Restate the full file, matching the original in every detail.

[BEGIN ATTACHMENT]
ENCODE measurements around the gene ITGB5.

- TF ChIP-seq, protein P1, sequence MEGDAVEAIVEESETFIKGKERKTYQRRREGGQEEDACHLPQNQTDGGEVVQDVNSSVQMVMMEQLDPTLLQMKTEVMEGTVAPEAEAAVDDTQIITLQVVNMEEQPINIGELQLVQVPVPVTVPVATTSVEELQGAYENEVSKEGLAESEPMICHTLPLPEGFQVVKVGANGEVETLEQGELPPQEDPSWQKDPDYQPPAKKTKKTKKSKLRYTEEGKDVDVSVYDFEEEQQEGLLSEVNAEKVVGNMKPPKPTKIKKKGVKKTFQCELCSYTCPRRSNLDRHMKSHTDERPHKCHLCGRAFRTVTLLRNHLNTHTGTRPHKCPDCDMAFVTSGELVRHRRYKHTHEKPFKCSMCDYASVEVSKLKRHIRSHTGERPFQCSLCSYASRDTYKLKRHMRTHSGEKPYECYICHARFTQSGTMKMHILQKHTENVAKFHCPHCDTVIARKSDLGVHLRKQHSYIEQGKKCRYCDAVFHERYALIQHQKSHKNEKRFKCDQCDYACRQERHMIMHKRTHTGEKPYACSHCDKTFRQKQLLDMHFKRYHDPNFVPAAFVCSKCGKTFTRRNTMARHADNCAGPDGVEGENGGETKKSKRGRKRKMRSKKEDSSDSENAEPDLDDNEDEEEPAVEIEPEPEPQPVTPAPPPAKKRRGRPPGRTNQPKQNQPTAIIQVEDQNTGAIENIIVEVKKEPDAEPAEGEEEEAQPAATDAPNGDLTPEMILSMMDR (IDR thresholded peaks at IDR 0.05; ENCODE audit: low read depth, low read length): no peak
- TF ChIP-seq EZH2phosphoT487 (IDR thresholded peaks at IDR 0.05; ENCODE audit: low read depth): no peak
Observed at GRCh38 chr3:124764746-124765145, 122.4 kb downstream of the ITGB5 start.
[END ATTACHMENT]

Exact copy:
ENCODE measurements around the gene ITGB5.

- TF ChIP-seq, protein P1, sequence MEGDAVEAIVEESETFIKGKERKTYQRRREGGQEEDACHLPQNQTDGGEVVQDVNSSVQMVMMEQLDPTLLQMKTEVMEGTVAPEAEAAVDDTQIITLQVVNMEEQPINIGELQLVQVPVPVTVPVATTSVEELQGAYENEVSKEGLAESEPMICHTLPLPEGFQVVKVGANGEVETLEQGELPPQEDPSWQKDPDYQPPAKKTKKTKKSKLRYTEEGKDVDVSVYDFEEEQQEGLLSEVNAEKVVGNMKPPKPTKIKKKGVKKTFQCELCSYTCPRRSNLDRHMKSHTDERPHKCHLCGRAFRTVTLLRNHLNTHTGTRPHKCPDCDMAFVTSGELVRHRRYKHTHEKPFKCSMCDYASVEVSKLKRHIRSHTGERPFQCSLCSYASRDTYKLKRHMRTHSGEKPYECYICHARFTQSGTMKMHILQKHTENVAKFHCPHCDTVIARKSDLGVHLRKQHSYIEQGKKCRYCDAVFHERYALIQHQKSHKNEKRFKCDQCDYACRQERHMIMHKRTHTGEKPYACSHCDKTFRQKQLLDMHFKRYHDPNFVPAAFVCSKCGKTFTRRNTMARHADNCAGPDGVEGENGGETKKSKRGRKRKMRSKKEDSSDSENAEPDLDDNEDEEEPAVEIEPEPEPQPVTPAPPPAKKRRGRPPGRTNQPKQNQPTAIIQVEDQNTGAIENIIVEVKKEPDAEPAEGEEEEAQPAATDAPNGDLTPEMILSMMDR (IDR thresholded peaks at IDR 0.05; ENCODE audit: low read depth, low read length): no peak
- TF ChIP-seq EZH2phosphoT487 (IDR thresholded peaks at IDR 0.05; ENCODE audit: low read depth): no peak
Observed at GRCh38 chr3:124764746-124765145, 122.4 kb downstream of the ITGB5 start.